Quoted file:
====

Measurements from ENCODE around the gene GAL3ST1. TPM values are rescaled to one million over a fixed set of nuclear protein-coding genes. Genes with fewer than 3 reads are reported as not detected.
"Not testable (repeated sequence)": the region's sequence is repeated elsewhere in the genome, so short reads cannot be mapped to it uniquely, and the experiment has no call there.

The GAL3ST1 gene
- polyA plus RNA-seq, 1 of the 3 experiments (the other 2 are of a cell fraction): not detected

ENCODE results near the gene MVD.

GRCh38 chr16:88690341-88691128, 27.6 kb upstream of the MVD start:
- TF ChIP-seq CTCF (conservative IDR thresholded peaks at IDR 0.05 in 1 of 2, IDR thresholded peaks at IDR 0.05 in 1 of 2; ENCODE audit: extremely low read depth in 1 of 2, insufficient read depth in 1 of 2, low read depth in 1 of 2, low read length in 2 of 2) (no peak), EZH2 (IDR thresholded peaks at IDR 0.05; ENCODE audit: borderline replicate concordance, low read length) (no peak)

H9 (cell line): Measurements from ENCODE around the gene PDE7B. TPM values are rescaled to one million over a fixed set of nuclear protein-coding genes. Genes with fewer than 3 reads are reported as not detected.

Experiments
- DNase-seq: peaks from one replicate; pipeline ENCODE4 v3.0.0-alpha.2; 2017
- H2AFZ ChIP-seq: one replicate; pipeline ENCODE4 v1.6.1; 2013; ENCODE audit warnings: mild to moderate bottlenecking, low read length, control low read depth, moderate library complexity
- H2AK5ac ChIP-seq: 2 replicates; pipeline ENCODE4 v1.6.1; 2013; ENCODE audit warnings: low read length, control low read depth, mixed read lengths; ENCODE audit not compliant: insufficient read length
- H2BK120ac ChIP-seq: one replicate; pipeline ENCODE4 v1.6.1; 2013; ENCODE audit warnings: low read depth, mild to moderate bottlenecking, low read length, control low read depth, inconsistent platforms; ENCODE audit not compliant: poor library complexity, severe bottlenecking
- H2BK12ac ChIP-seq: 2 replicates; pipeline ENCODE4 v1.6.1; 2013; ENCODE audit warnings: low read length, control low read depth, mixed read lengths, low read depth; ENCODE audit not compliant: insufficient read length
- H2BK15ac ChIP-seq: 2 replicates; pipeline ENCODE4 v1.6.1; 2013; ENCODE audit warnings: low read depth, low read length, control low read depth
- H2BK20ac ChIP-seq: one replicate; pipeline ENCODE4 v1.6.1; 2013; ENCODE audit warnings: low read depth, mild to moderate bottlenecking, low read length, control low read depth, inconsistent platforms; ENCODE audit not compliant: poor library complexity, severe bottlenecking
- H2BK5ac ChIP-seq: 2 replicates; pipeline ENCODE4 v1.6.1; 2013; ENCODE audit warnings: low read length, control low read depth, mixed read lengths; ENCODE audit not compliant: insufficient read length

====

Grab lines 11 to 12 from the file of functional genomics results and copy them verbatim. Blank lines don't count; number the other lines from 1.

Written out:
- H2AFZ ChIP-seq: one replicate; pipeline ENCODE4 v1.6.1; 2013; ENCODE audit warnings: mild to moderate bottlenecking, low read length, control low read depth, moderate library complexity
- H2AK5ac ChIP-seq: 2 replicates; pipeline ENCODE4 v1.6.1; 2013; ENCODE audit warnings: low read length, control low read depth, mixed read lengths; ENCODE audit not compliant: insufficient read length